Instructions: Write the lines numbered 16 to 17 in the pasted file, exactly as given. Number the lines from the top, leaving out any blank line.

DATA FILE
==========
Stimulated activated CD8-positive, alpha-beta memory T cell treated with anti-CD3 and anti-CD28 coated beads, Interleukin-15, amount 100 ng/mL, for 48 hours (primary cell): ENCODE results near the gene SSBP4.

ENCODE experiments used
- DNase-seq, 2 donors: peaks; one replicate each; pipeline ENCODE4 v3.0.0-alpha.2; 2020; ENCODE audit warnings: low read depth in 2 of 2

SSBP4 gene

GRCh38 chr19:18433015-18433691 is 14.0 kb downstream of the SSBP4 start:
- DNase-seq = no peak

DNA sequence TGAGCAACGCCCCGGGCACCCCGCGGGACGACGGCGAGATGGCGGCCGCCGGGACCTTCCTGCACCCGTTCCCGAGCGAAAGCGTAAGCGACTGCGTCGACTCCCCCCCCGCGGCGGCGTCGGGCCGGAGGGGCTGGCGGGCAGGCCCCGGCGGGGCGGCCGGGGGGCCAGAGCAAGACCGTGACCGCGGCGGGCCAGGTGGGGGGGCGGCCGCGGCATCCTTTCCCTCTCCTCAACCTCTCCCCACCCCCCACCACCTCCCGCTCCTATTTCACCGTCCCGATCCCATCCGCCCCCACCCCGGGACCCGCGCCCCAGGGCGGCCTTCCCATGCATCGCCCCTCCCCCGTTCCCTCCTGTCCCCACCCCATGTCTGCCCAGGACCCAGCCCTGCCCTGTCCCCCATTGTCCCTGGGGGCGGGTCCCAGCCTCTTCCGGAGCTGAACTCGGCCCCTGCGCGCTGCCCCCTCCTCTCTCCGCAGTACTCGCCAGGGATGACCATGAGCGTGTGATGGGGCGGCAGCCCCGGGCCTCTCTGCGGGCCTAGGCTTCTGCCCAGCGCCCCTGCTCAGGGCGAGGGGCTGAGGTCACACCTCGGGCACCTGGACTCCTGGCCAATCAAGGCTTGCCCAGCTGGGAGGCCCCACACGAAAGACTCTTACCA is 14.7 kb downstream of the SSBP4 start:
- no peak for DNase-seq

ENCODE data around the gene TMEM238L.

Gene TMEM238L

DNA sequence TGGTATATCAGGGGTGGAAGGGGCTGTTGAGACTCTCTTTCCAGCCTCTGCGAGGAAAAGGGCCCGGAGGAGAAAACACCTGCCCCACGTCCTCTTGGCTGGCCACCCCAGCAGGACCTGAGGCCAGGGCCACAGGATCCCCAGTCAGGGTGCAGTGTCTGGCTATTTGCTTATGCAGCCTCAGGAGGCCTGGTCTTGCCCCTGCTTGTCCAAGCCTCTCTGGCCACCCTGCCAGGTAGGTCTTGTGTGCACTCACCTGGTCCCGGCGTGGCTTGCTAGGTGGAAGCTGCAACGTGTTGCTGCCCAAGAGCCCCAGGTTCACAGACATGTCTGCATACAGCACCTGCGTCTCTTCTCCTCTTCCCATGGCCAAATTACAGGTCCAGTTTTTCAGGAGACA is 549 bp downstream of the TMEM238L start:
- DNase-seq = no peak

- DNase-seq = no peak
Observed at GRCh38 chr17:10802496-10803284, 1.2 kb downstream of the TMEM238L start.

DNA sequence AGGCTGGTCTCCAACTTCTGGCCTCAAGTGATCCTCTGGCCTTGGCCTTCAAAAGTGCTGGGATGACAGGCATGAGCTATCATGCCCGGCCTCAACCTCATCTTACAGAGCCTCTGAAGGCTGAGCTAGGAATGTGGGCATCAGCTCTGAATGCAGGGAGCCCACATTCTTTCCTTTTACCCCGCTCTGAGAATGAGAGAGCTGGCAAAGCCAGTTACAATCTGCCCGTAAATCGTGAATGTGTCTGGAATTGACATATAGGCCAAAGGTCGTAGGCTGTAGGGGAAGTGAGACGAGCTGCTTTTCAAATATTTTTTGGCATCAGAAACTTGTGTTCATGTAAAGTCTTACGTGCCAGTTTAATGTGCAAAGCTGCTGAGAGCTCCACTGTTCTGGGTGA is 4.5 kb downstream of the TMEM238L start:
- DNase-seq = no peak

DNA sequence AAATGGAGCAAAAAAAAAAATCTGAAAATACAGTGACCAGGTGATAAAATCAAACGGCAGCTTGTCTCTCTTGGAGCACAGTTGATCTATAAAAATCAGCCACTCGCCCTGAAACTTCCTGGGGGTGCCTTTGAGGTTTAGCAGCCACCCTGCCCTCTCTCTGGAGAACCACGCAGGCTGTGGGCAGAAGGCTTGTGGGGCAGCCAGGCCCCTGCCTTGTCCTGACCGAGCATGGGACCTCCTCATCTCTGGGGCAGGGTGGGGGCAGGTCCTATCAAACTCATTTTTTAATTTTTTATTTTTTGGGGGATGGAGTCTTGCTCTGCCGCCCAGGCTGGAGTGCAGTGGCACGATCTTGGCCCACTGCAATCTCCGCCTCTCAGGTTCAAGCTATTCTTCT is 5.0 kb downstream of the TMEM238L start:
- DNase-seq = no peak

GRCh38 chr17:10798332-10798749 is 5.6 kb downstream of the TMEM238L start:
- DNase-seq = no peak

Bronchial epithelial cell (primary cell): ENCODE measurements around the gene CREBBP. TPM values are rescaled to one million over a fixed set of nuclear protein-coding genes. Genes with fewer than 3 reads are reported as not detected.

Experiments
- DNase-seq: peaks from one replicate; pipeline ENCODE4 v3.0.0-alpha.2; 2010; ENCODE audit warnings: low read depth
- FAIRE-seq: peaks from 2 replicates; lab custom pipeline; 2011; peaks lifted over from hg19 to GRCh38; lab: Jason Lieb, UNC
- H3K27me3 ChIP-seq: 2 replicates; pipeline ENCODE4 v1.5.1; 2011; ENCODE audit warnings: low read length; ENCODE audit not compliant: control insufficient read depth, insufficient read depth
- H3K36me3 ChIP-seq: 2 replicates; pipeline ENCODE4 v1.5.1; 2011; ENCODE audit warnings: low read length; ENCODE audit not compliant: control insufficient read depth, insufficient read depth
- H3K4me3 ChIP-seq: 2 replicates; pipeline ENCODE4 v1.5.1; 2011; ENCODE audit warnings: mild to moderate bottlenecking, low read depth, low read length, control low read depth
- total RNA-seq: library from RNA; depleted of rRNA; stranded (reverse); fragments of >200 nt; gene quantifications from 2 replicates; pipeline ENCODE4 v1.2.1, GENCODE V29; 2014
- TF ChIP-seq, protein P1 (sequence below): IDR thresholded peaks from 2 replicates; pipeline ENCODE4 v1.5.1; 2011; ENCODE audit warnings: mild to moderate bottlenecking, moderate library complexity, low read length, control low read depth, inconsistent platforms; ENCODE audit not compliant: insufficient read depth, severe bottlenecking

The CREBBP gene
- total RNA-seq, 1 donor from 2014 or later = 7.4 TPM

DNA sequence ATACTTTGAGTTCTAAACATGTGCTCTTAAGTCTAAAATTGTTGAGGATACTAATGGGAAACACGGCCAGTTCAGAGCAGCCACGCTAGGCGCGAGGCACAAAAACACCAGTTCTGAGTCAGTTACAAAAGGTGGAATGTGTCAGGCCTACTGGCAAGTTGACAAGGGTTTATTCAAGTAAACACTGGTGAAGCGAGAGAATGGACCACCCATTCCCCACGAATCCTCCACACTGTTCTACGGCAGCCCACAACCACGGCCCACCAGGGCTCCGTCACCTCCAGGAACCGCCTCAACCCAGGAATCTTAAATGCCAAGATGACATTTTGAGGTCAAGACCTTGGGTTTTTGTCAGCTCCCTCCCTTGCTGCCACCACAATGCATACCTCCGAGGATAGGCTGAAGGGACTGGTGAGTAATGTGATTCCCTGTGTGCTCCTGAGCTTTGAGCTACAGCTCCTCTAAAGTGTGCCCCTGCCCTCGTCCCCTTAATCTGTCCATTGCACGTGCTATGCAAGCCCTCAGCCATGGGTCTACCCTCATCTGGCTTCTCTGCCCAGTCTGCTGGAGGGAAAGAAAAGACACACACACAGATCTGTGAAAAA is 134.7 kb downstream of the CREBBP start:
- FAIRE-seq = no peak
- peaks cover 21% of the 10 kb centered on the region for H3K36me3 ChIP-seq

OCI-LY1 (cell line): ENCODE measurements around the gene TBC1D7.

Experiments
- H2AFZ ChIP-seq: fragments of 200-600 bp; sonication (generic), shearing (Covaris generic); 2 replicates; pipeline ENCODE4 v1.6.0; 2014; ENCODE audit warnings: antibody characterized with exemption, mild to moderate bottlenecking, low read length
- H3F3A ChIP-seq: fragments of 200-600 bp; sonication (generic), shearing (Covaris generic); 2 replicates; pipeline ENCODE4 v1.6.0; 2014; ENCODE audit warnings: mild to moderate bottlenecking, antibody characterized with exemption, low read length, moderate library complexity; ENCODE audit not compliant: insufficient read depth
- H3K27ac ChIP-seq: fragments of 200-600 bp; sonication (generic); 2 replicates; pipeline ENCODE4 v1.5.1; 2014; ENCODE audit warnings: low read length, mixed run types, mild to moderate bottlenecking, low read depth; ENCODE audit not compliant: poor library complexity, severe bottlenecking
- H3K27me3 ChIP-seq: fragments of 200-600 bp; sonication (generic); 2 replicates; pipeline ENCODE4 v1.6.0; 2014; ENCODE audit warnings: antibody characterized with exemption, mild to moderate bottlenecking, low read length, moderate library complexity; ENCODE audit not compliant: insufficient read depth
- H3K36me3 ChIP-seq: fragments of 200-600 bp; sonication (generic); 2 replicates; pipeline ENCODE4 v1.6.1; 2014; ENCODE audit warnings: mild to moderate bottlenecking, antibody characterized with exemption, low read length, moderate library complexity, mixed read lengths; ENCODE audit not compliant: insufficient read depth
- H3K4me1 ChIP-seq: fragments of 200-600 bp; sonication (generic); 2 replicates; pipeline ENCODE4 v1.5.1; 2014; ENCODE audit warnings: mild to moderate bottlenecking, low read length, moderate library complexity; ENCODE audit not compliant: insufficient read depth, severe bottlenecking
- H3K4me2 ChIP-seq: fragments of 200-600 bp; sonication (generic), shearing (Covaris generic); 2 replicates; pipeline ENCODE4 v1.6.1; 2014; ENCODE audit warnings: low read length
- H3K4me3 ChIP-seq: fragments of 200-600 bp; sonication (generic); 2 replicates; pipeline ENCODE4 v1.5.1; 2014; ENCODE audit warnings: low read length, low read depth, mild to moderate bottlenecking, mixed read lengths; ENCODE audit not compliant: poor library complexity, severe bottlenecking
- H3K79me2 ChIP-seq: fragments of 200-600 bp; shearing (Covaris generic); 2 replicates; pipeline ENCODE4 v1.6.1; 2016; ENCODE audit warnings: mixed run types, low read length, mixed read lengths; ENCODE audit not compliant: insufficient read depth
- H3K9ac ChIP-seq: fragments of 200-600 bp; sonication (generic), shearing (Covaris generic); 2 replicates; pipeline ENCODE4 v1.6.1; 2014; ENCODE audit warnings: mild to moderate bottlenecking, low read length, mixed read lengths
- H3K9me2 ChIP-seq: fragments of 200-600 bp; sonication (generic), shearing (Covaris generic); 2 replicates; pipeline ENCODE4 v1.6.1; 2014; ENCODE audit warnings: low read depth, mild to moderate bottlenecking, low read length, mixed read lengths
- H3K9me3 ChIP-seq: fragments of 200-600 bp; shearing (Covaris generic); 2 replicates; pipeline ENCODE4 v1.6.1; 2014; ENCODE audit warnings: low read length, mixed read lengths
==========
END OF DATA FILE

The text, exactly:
- DNase-seq = no peak

DNA sequence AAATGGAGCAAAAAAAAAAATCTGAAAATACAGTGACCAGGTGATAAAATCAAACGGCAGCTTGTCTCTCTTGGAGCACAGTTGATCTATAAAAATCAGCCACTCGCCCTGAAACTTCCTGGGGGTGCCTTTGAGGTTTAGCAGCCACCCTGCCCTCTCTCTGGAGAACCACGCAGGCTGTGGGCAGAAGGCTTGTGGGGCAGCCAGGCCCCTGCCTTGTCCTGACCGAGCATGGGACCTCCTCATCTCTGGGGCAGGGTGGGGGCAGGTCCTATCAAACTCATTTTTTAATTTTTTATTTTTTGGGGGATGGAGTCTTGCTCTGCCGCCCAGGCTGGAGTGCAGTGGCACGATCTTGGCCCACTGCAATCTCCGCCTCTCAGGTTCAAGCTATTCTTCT is 5.0 kb downstream of the TMEM238L start: